1University of Iowa Carver College of Medicine, Iowa City, IA, USA; University of Iowa College of Public Health, Iowa City, IA, USA. Electronic address: firstname.lastname@example.org.
2University of North Carolina at Chapel Hill, Chapel Hill, NC, USA.
3University of Iowa College of Public Health, Iowa City, IA, USA.
4University of Iowa Carver College of Medicine, Iowa City, IA, USA; University of Iowa College of Public Health, Iowa City, IA, USA; University of Iowa Children's Hospital, Iowa City, IA, USA.
Infants are at high risk of developing chronic, life-threatening disease as a result of hepatitis B virus infection. Universal vaccination of infants against hepatitis B virus, before discharge from the hospital after delivery is recommended as a measure to eradicate infection and associated mortality and morbidity. The purpose of this study was to determine rates of perinatal hepatitis B vaccine (Hep B) administration at a tertiary care center in Iowa and to assess the impact of maternal factors on Hep B uptake.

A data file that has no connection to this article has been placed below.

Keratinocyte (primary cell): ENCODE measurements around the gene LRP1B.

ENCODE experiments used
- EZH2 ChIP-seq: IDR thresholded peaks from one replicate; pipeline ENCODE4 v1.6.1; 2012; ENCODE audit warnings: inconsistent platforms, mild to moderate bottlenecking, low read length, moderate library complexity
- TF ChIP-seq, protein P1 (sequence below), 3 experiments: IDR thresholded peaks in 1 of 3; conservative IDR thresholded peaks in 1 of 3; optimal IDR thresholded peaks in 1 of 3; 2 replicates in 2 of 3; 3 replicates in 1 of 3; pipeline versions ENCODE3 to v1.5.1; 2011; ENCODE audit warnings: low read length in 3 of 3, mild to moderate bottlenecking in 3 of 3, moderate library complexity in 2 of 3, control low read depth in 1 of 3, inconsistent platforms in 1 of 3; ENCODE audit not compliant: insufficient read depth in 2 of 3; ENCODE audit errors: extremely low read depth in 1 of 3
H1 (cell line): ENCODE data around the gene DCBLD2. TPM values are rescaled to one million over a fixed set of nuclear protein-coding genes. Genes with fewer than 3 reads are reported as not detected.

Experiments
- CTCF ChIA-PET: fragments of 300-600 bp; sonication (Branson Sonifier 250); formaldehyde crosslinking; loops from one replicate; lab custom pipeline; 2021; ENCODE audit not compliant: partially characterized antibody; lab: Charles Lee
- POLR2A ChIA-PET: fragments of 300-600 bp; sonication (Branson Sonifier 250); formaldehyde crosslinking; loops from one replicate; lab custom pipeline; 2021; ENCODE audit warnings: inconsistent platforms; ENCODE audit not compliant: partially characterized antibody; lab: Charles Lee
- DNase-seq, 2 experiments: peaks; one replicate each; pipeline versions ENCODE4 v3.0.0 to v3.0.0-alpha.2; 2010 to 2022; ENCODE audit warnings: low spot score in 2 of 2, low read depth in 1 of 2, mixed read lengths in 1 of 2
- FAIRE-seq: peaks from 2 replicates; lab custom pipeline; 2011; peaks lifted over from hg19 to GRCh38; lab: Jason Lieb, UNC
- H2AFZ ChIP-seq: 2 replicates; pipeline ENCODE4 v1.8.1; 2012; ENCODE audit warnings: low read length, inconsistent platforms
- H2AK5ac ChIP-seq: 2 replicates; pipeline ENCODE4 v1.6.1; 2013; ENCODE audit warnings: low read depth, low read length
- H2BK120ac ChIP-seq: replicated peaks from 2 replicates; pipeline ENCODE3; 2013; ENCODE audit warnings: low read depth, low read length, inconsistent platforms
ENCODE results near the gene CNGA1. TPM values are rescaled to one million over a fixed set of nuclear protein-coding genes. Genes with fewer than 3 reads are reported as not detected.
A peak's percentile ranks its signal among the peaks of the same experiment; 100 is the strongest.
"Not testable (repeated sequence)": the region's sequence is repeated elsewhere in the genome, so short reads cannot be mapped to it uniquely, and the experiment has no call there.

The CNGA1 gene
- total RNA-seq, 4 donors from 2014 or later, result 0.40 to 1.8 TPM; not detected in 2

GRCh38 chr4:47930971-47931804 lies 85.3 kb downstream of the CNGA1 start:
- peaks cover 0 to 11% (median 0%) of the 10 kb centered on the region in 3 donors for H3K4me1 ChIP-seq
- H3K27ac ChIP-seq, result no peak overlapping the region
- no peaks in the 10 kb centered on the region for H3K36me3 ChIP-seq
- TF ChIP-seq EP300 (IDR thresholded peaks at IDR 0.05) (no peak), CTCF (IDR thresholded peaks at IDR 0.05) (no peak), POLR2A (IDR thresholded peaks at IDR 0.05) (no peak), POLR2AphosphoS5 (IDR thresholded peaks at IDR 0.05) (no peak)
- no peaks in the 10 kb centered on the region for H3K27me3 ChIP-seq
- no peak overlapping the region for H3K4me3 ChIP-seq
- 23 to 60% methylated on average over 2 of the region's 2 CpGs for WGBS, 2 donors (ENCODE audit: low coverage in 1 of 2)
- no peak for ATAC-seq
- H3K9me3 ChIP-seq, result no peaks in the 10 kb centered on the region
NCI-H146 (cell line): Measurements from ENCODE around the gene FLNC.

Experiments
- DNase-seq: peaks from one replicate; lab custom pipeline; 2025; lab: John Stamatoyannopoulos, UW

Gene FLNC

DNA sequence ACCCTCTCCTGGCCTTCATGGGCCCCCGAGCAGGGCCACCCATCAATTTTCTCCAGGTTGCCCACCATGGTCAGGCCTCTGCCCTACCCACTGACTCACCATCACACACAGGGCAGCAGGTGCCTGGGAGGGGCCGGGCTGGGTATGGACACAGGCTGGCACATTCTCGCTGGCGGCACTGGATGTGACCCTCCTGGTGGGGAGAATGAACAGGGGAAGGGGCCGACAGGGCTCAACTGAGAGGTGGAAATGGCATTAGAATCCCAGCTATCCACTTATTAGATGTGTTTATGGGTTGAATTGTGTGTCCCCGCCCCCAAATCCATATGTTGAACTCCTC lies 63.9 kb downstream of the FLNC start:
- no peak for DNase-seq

Data concerning mother-infant pairs that received care at one institution from 1/2009 to 4/1/2013 were extracted from the system's electronic medical record. Characteristics of study participants were compared using chi-square tests. Multivariate logistic regression was used to assess the association between each factor and vaccination status, controlling for other characteristics.
Of 5663 mother-infant pairs, 5175 (91.4%) infants received Hep B within 7 days after delivery. The majority of those not vaccinated had a medical indication to delay vaccination. Single women were significantly more likely to have an infant not vaccinated, after adjustment for all other factors. Women of minority groups were significantly less likely to have an infant who lacked Hep B at hospital discharge than Caucasian women.
Significant improvements have occurred in Hep B rates in the state and region. Infants of single mothers may be at the greatest risk for lacking vaccination at hospital discharge.